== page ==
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I have been watching them on the SOG website, and the price just dropped to $398 so I thought I would take a chance. I called them up and they shipped me a cyq all matching. I knew this had to be a Russian capture re-blue for that price, so I asked and they did not know. But I thought even if it was, for that price it would make a great shooter. When it arrived, sure enough it was an RC, with a big "X" stamped in front of the "P38" on the left of the slide. Also had very feint, hard to see with the naked eye import stamp. So I was happy. I dissassembled it, all looked good until I looked down the barrel, the lands and grooves were very pitted, especially at the breach end to the point that I am sure it would not of made a good seal when firing it. I would classify it as unsafe. So I called them up to complain and the lady was very nice and explained that they do not inspect the barrels, but they were happy to take it back or exchange it for a full refund. So I am only out the return shipping of about $10. So moral of the story, always inspect your surplus guns before you shoot them, don't rely on a distrubutor or retailer to do that for you.
 

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Doc: Thanks for the cautionary tale, well-told. Parties interested in obtaining a vintage P38 are far better off paying a few more dollars to get something that they'll be delighted to own, especially if they are looking for shooters. You can find some wonderful buys on often mismatched P38s that are good to go at the range. And those steel frames are a true wonder to behold, especially if your only experience with the model is the alloy-framed P1. Poke around a bit online; place a WTB on the P38 Forum: Nice shooters can be found in the $500 range that will a) make you very happy, indeed, and b) keep you occupied at the range for many hundreds of rounds.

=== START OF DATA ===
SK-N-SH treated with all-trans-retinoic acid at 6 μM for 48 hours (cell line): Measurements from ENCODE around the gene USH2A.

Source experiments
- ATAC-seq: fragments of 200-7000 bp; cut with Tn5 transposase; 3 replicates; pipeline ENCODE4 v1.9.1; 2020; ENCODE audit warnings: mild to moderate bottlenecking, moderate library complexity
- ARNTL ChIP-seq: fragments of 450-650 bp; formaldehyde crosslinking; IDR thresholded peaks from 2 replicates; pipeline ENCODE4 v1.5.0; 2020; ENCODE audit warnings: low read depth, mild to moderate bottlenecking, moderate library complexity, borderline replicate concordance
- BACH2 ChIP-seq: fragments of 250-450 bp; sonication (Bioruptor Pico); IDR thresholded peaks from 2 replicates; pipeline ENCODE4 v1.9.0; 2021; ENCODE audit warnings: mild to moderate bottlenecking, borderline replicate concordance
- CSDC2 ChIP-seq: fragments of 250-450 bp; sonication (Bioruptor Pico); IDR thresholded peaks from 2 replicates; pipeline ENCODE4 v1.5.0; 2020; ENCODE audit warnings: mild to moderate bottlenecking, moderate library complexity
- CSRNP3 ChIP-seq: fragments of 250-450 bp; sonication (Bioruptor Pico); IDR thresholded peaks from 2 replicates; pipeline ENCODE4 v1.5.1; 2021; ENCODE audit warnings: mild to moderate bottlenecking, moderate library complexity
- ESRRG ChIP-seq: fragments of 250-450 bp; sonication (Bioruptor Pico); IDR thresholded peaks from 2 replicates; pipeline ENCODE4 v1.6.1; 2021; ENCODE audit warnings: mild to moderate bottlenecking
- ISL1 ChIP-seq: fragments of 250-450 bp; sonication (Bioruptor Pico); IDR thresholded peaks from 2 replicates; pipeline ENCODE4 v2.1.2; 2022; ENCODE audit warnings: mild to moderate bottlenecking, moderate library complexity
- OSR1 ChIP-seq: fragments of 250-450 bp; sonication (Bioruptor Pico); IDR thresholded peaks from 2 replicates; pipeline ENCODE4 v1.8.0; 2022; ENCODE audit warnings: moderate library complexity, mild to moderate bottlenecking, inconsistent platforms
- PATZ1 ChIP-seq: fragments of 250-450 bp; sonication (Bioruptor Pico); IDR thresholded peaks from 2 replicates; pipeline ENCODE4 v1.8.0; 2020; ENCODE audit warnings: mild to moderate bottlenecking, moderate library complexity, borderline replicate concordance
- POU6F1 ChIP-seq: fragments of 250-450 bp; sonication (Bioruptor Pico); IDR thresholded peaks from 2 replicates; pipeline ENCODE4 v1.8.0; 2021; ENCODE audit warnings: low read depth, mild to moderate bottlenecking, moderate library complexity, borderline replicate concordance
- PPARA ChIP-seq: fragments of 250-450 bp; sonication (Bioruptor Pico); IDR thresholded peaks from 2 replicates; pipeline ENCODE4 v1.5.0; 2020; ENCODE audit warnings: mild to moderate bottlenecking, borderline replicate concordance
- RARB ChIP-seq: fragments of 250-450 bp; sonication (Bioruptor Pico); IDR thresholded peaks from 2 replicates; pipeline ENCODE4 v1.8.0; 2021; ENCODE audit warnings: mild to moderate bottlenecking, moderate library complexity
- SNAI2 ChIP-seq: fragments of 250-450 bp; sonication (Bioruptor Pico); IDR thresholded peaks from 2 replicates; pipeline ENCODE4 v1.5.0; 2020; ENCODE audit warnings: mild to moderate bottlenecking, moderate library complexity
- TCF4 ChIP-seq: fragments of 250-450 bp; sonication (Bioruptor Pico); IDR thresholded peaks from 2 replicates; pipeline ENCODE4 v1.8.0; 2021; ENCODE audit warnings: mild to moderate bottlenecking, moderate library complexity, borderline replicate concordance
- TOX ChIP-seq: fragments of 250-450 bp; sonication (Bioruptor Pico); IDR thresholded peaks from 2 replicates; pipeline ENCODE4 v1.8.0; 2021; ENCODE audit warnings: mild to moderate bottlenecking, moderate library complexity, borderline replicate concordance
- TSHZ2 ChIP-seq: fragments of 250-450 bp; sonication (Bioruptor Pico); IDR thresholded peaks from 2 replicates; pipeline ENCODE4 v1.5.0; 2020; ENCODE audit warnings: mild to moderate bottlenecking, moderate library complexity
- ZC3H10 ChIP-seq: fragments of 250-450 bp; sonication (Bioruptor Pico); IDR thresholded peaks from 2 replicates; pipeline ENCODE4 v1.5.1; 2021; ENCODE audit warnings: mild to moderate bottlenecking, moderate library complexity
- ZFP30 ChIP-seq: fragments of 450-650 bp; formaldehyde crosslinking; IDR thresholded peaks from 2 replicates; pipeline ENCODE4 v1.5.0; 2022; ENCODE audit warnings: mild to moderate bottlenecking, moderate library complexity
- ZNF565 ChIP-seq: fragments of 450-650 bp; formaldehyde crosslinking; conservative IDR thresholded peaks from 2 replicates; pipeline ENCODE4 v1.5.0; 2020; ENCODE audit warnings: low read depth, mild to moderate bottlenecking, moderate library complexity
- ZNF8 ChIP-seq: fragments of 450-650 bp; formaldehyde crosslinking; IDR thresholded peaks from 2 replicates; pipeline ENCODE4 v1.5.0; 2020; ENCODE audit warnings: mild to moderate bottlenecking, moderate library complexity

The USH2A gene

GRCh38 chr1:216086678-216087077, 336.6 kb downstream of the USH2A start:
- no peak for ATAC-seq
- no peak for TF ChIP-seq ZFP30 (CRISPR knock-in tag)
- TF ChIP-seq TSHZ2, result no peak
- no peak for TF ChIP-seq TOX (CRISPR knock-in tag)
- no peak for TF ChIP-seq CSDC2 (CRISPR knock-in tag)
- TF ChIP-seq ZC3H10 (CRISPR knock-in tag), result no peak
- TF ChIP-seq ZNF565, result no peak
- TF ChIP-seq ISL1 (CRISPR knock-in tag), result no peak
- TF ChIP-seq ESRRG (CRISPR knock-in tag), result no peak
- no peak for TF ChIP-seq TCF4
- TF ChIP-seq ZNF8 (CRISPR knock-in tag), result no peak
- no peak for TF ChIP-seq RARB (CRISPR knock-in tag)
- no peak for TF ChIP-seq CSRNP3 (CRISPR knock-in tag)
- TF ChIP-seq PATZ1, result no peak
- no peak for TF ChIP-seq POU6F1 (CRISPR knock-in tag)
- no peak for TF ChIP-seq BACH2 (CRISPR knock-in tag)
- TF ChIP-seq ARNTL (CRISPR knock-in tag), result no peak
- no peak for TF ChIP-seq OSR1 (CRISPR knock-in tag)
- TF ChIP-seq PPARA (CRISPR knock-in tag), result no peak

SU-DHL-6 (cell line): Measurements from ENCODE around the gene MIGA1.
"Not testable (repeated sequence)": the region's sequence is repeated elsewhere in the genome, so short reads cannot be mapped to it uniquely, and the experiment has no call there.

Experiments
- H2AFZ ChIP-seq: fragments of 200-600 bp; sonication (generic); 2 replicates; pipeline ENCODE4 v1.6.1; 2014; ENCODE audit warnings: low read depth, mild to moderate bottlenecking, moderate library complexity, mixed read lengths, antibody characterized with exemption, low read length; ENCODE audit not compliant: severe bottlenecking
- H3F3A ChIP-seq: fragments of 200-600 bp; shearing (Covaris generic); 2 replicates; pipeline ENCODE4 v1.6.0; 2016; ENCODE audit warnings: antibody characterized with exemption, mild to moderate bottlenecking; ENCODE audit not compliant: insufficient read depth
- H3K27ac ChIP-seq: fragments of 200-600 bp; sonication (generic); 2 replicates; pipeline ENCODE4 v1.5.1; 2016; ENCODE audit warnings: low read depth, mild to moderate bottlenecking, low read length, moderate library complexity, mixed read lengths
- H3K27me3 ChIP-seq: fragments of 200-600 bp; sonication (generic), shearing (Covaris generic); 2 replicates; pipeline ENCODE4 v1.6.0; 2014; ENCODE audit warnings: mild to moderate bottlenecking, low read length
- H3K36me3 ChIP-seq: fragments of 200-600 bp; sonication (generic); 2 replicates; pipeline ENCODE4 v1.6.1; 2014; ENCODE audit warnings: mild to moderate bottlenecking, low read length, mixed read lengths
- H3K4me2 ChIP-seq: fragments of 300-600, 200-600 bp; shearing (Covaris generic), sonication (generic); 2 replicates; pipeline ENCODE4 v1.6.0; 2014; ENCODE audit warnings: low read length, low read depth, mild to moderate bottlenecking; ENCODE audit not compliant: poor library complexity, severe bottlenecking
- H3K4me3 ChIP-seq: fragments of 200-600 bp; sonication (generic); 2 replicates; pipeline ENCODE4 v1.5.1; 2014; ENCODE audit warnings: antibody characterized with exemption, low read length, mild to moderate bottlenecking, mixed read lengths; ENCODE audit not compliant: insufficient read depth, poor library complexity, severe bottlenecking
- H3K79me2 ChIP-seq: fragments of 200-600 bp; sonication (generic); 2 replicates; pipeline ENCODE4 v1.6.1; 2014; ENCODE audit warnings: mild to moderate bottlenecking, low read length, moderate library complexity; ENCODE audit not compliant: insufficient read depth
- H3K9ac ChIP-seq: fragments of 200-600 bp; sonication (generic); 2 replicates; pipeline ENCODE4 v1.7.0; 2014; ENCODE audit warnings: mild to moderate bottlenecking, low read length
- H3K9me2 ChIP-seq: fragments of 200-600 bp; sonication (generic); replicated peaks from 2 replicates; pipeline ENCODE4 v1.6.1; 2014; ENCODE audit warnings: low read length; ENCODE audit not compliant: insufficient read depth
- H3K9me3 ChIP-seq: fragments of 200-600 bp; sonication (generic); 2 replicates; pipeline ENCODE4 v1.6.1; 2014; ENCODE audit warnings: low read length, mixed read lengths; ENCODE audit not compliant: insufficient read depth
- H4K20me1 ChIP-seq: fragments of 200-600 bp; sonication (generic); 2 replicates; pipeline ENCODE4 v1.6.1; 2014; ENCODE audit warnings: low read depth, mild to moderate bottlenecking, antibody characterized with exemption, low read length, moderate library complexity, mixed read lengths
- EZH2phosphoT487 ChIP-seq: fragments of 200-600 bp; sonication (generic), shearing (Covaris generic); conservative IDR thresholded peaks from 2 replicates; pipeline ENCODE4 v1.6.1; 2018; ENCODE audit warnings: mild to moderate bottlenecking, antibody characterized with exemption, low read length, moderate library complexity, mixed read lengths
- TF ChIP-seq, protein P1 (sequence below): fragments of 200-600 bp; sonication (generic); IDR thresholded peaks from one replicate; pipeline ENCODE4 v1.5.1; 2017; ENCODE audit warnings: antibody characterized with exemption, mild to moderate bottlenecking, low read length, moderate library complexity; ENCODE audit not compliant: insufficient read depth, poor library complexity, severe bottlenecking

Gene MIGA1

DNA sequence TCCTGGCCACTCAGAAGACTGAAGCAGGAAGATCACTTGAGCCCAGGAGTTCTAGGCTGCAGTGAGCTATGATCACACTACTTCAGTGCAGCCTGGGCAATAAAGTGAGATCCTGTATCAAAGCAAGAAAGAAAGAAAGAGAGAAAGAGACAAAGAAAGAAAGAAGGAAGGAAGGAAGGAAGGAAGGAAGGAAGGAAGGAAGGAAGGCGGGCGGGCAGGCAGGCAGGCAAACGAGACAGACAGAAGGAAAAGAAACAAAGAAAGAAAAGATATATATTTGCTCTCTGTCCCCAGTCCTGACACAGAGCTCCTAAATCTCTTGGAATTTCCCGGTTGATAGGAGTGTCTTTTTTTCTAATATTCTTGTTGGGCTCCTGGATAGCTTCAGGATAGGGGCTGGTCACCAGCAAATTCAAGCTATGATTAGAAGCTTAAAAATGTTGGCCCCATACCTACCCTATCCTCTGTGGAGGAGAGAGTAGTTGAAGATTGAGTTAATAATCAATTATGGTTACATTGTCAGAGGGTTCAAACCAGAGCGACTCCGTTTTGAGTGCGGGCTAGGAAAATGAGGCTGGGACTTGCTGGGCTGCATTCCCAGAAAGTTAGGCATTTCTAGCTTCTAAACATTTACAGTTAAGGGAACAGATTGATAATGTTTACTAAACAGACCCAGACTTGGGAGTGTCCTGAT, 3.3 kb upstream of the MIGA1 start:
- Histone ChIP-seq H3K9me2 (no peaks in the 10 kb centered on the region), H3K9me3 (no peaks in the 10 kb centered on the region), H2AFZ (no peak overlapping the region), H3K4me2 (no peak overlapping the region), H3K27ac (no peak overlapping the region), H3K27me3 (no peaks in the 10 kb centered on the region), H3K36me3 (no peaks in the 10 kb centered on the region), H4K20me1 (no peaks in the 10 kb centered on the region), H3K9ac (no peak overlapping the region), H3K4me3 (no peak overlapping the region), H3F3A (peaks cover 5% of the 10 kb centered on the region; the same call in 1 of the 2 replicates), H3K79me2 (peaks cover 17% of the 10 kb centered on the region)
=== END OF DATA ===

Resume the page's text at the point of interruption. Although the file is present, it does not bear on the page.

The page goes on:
The P38 remains an amazing piece of firearms machinery.
 

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I did recently pick up a P38 from SOG (at the higher price) and took it to the range. Fired about 40 rounds at a paper plate at 25 yards. Put all the rounds into the paper plate and most of them within a 4" circle. Not too shabby for a new to me gun.

BTW - I couldn't wait to replace the springs but that is next to do before she goes back to the range.
 

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I did recently pick up a P38 from SOG (at the higher price) and took it to the range. Fired about 40 rounds at a paper plate at 25 yards. Put all the rounds into the paper plate and most of them within a 4" circle. Not too shabby for a new to me gun.

BTW - I couldn't wait to replace the springs but that is next to do before she goes back to the range.
Doesn't sound to me like it's broke...

M
 

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another P-38 cautionary tale

i just bought a WWII P-38 that the seller said had been inspected by a gunsmith. it was my first P-38, so i figured the barrel was supposed to slide back and forth loosely when the slide was pulled back. turns out, no, the locking block and spring were missing. i shudder to think what would have happened if i'd loaded the thing and fired it. now i have a new locking block and spring from CDNN, but no earthly idea, despite studying the schematics, how they are supposed to fit together. anybody know?
 
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